Teen, 14 years old Written byTom Cruise Fan November 16, 2015

"The Shawshank Redemption" movie review

"The Shawshank Redemption" is one of my twenty favorite films of all time. This is just such an inspiriational film with emotion and themes full of me... Continue reading

What's the story?

In THE SHAWSHANK REDEMPTION, Andy Dufresne (Tim Robbins) is convicted for the murder of his wife and her lover and sent to prison. It's 1949, and Andy doesn't have the stuff for prison life. Andy befriends "Red" Redding (Morgan Freeman) and uses his past as a banker to get a job in the prison library. But things unravel. In doing the books for the warden, he learns that the prison boss is taking bribes, and Andy is to launder them. A lovable former inmate hangs himself when he gets to the outside but can't adjust after decades behind bars. The inmate whom Andy helps get his GED is shot by the guards to keep him quiet about information that might prove Andy is innocent of the murders and set him free. Andy spends two months in solitary. After he gets out, he seems depressed and Red worries he'll kill himself. The next day, Andy isn't dead, but he isn't there, either -- he's escaped. The rest is a perfect Stephen King happy ending, complete with comeuppance for the corrupt warden.

Is it any good?

This is a movie that stands the test of time and still resonates with viewers. Call this the Stand by Me of prison stories. Stephen King, who penned Stand by Me, also wrote the short story on which The Shawshank Redemption is based. Here we have all the things that made Stand by Me such a satisfying experience: loveable characters, writerly flourishes, one-dimensional evil antagonists, enduring friendships, poetic justice, and a happy ending. This one is far darker and far more violent than Stand by Me and so ought to be reserved only for older teens. The story is slow to develop, and younger kids and children sensitive to the suffering of others may find this world a difficult one to sit with for the film's duration.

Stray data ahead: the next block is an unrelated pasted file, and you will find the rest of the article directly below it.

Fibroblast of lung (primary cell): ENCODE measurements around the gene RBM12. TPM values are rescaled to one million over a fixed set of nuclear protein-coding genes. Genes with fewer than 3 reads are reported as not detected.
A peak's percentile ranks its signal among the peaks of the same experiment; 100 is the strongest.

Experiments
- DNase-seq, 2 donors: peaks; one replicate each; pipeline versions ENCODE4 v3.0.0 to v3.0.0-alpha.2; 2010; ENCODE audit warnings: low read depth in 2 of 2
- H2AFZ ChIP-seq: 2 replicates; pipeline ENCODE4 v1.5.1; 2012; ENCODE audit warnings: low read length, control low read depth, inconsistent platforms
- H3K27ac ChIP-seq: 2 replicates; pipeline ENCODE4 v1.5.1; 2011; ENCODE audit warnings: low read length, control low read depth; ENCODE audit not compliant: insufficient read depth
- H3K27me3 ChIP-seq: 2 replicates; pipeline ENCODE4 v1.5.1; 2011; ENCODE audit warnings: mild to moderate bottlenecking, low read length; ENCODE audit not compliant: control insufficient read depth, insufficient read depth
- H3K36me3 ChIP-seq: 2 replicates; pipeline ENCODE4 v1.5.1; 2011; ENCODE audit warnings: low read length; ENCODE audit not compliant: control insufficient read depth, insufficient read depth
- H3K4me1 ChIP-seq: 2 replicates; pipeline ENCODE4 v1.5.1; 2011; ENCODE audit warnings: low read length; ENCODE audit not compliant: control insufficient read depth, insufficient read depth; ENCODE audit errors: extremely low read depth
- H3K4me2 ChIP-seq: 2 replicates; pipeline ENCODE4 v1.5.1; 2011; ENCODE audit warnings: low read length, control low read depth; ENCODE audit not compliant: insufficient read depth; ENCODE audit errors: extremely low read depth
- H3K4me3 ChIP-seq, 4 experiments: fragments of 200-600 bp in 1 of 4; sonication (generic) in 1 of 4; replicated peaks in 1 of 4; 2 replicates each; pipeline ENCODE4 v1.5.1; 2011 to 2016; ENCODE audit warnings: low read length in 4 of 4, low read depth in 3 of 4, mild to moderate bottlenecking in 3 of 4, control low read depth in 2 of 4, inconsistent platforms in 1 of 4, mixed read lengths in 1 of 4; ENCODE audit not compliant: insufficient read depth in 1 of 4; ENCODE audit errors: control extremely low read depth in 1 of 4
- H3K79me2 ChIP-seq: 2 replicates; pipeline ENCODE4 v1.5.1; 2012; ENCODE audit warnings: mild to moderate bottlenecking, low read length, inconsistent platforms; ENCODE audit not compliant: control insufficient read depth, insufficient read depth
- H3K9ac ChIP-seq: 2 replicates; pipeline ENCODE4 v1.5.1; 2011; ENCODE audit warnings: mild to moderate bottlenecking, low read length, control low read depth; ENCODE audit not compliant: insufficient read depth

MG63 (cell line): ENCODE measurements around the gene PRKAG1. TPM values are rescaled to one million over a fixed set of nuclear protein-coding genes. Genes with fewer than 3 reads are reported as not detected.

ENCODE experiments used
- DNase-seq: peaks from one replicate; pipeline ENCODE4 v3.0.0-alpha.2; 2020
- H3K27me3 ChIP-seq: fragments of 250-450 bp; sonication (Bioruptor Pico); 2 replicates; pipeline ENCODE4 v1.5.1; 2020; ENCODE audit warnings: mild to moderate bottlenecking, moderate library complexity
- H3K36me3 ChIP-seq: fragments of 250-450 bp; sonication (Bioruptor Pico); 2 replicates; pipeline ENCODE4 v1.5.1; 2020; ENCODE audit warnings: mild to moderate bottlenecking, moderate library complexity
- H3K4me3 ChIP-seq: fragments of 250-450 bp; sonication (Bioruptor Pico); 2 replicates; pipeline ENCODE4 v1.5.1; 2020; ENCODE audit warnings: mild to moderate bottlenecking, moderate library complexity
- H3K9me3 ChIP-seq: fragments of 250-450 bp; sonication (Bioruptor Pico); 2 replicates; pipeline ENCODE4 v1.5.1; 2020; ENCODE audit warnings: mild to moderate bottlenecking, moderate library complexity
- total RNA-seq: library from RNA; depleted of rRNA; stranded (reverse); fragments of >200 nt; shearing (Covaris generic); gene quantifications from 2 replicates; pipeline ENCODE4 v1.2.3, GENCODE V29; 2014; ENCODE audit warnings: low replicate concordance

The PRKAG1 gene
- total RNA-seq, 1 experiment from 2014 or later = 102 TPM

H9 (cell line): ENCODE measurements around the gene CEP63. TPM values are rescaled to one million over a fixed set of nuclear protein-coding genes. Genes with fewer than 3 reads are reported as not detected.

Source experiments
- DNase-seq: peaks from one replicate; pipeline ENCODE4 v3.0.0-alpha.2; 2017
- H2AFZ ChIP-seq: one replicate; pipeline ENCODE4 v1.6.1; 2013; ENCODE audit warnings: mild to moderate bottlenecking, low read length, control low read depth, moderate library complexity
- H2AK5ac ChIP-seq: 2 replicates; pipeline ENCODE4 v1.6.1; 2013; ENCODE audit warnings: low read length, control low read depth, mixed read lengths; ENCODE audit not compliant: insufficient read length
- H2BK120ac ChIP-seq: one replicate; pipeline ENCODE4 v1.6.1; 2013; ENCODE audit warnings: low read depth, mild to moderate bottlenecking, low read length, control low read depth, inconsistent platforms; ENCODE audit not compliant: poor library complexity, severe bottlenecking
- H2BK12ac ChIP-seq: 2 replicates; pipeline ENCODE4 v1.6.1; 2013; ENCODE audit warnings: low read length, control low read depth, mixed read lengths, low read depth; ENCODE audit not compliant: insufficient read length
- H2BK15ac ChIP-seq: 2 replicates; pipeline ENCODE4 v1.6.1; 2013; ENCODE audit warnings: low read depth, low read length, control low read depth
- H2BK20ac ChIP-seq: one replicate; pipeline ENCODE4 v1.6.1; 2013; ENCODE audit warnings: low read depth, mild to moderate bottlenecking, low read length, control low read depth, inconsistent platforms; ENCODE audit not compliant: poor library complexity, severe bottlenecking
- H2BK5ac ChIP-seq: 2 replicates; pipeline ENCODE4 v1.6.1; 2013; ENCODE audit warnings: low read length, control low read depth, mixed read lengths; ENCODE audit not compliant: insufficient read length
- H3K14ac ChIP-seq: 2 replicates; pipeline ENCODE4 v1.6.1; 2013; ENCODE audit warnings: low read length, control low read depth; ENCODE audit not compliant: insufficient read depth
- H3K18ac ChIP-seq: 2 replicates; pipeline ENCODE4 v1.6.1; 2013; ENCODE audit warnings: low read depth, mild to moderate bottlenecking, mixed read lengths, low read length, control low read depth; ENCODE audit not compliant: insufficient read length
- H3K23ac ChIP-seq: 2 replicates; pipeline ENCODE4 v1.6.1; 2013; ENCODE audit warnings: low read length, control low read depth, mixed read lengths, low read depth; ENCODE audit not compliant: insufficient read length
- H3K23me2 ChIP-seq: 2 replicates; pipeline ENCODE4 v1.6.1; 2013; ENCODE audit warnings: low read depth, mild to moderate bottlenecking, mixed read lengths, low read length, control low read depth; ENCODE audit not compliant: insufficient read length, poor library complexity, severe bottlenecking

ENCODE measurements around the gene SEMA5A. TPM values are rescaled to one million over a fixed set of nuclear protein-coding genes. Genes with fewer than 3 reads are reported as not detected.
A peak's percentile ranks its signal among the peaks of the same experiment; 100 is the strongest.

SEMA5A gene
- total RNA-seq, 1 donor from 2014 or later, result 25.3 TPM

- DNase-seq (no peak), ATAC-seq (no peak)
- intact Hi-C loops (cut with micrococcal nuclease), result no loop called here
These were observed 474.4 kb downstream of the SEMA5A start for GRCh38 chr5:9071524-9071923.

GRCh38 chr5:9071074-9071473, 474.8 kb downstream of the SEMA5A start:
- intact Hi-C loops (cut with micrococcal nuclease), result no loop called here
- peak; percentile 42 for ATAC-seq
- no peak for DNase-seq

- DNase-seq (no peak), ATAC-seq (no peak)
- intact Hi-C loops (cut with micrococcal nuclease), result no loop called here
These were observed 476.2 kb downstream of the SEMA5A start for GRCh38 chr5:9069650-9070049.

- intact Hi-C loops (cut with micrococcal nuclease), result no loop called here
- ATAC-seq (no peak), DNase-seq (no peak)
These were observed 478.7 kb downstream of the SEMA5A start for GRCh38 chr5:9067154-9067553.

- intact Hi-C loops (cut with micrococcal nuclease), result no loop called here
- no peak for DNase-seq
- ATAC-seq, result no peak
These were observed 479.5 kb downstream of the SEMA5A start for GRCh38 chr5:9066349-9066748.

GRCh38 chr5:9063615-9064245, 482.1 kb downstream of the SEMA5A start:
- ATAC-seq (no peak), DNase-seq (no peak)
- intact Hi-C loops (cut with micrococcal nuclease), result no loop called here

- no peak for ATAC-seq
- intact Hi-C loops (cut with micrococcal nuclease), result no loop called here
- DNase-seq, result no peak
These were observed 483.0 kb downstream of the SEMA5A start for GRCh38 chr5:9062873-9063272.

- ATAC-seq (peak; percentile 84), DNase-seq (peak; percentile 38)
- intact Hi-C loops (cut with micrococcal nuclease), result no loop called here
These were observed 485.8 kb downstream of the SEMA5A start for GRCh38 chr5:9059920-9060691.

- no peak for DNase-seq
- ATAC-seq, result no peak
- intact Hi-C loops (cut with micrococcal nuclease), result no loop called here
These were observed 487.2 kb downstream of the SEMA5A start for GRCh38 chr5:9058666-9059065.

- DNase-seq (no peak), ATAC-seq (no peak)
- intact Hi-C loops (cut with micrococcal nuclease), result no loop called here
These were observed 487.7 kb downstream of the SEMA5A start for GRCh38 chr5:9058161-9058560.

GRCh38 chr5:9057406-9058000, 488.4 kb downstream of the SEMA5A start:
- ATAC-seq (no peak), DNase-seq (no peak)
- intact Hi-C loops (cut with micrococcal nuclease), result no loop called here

Having said all that, the film is satisfying but cloying. Andy is the minister of the healing power of hope. He educates the inmates on the healing power of Mozart. He builds a library. He asks Red why he stopped playing the harmonica. When Red replies that it's no use in prison, Andy looks at him soulfully and replies that "here's where you need it the most." Despite the somewhat unbelievable friendship between a white, upper-class banker and an African-American man in 1949, it's a valuable lesson that may seem inspired to kids who haven't heard this story before.

Talk to your kids about ...

  • Families can talk about the ways oppressed people have kept their spirit historically -- for example, through spirituals created by slaves. How do Andy and Red handle prison differently in The Shawshank Redemption? How would you handle such a bleak future? Why did Brooks feel more comfortable in prison than out of prison?

  • Why did Andy get Red a harmonica? What did that represent? Why did Red and Andy disagree on whether they should have hope for a better life? Did their class and race affect their approaches?

  • This movie attempts to show the life of inmates in a prison in 1950s Maine. While much has changed about prison life since that time, does the "institutionalization" discussed in the movie seem like it would be a problem today? 

  • One of the most universal stories is the story of a "stranger coming to town." In other words, someone new to a place with long-established customs, rules, and traditions comes along and upends everything or at least changes or questions the ways in which things are done. How is this film an example of such a story? What are some other examples of movies, books, and plays in which a stranger comes to town? 

  • How do the characters in The Shawshank Redemption demonstrate integrity and perseverance? Why is this important character strengths?

Movie details